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CASE REPORT
Year : 2010  |  Volume : 6  |  Issue : 3  |  Page : 394-396

Radiation-induced chondrosarcomas: A case report with review of literature


Department of Histopathology, Rajiv Gandhi Cancer Institute & Research Centre, Rohini, Delhi, India

Date of Web Publication29-Nov-2010

Correspondence Address:
J S Gandhi
C-2-C/12/58, Janak Puri, New Delhi
India
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Source of Support: None, Conflict of Interest: None


DOI: 10.4103/0973-1482.73340

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 > Abstract 

Radiation therapy has become an important component of various cancer treatments. The development of second malignancy as a result of radiation therapy is a well-known sinister complication. However, radiation-induced sarcomas (RIS) are rare complications of radiation therapy. The timescale between completion of the radiotherapy and the development of a second malignancy, known as the latent period, can vary widely from as little as 5 years to 50 years later. Radiation-induced sarcomas per se are very rare and those with histomorphology of chondrosarcomas are even rarer. We report a rare case of RIS of left iliac bone in a 62-year-old lady after combined chemotherapy and external beam radiation therapy for cervical carcinoma (stage IIb). This case is being reported for its extreme rarity, vivid histology and clinical presentation.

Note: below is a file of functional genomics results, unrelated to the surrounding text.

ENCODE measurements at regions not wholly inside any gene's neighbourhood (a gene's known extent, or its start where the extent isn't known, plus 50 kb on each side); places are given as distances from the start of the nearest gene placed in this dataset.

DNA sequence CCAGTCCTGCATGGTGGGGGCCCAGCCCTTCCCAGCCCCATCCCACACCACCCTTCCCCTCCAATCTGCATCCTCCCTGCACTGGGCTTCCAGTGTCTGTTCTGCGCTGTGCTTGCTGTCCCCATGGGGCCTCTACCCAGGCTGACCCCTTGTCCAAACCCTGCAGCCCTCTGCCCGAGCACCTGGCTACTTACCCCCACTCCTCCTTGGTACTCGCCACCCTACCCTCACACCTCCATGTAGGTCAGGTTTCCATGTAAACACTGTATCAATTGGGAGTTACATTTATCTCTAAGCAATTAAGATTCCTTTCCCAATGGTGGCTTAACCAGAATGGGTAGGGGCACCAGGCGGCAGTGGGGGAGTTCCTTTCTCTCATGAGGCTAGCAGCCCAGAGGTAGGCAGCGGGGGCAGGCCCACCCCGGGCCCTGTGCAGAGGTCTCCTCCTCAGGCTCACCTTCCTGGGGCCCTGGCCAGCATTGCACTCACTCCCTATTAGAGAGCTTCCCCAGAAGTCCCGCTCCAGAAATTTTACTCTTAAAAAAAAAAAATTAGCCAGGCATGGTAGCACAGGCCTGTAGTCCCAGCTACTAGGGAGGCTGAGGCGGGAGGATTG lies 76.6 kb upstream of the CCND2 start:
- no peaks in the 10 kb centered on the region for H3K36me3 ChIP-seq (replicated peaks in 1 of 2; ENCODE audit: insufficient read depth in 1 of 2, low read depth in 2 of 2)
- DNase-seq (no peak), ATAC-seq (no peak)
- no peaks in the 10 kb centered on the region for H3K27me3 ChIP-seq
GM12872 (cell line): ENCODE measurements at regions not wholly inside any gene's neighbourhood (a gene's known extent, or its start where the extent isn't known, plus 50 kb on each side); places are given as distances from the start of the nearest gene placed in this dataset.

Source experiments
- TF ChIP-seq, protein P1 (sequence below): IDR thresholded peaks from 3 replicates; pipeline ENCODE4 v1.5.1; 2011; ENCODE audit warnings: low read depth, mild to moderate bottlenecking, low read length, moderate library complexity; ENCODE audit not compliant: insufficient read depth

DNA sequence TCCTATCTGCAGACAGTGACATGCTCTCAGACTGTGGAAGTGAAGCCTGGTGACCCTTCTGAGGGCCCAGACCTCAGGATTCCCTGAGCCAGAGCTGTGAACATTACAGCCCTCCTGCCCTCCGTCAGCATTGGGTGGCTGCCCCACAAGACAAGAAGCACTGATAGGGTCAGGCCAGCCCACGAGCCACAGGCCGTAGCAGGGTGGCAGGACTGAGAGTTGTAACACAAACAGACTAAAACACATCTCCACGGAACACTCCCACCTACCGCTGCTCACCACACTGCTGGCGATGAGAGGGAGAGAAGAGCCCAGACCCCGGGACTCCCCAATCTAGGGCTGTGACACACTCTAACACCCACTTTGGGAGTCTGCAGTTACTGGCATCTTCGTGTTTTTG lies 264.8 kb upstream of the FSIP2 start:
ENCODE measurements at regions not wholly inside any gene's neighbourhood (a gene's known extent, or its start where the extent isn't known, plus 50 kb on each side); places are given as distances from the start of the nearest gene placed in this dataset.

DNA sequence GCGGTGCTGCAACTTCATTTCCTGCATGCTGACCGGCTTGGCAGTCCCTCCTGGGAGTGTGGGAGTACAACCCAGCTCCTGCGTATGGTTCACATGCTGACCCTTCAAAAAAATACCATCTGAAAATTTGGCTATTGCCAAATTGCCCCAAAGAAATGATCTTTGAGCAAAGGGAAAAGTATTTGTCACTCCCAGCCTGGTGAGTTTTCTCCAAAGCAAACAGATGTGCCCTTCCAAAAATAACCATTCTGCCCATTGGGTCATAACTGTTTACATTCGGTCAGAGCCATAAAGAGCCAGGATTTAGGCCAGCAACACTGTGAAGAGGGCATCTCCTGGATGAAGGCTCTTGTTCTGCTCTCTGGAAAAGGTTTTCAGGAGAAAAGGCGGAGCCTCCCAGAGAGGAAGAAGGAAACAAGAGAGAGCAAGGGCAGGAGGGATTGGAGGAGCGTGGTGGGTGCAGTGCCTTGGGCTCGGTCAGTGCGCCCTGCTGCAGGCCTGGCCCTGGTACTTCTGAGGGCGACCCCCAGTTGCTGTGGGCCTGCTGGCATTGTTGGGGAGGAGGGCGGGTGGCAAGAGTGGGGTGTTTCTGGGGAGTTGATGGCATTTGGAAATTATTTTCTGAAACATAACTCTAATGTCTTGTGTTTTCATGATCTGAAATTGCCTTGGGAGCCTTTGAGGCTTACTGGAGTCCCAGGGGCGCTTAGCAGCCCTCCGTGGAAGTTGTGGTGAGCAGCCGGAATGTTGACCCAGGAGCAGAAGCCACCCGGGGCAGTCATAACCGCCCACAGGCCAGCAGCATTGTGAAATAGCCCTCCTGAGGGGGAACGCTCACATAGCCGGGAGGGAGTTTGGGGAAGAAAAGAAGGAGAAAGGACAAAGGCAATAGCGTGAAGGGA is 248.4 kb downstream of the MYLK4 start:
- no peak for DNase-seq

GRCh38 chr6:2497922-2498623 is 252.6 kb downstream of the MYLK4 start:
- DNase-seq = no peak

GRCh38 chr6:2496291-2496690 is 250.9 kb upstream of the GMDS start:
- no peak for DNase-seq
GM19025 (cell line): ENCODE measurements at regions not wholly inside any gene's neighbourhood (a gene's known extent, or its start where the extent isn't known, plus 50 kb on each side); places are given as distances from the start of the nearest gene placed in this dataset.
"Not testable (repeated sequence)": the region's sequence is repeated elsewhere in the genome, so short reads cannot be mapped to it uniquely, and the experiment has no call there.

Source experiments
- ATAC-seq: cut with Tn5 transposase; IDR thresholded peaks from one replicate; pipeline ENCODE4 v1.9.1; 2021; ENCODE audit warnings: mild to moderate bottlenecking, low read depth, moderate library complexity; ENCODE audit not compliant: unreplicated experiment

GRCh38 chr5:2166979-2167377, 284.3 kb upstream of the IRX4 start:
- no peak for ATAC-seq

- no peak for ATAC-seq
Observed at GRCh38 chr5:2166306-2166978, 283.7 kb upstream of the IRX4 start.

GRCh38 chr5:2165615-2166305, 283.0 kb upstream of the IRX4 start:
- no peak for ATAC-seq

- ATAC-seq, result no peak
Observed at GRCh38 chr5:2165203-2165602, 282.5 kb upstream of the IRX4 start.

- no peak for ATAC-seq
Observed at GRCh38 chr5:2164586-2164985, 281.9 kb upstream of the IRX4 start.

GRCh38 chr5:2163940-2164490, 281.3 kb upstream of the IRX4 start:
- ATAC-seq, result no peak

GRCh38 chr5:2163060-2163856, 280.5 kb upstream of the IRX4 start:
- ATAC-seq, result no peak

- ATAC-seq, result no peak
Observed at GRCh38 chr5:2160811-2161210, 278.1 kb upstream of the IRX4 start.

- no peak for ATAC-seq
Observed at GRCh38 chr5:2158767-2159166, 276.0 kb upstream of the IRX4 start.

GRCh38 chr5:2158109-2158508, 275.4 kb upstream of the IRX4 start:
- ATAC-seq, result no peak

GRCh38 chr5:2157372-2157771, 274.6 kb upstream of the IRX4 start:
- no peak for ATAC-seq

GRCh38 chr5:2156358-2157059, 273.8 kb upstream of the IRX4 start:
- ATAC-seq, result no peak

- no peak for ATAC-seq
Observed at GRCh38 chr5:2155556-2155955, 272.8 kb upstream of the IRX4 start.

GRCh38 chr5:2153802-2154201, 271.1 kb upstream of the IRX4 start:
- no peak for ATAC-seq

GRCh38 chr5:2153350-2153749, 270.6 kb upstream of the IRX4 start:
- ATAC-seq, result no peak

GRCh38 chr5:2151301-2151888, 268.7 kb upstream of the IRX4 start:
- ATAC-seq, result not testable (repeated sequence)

Keywords: Radiation-induced sarcoma, chondrosarcoma, cervical carcinoma, radiation therapy


How to cite this article:
Gupta G, Hafiz A, Gandhi J S. Radiation-induced chondrosarcomas: A case report with review of literature. J Can Res Ther 2010;6:394-6

How to cite this URL: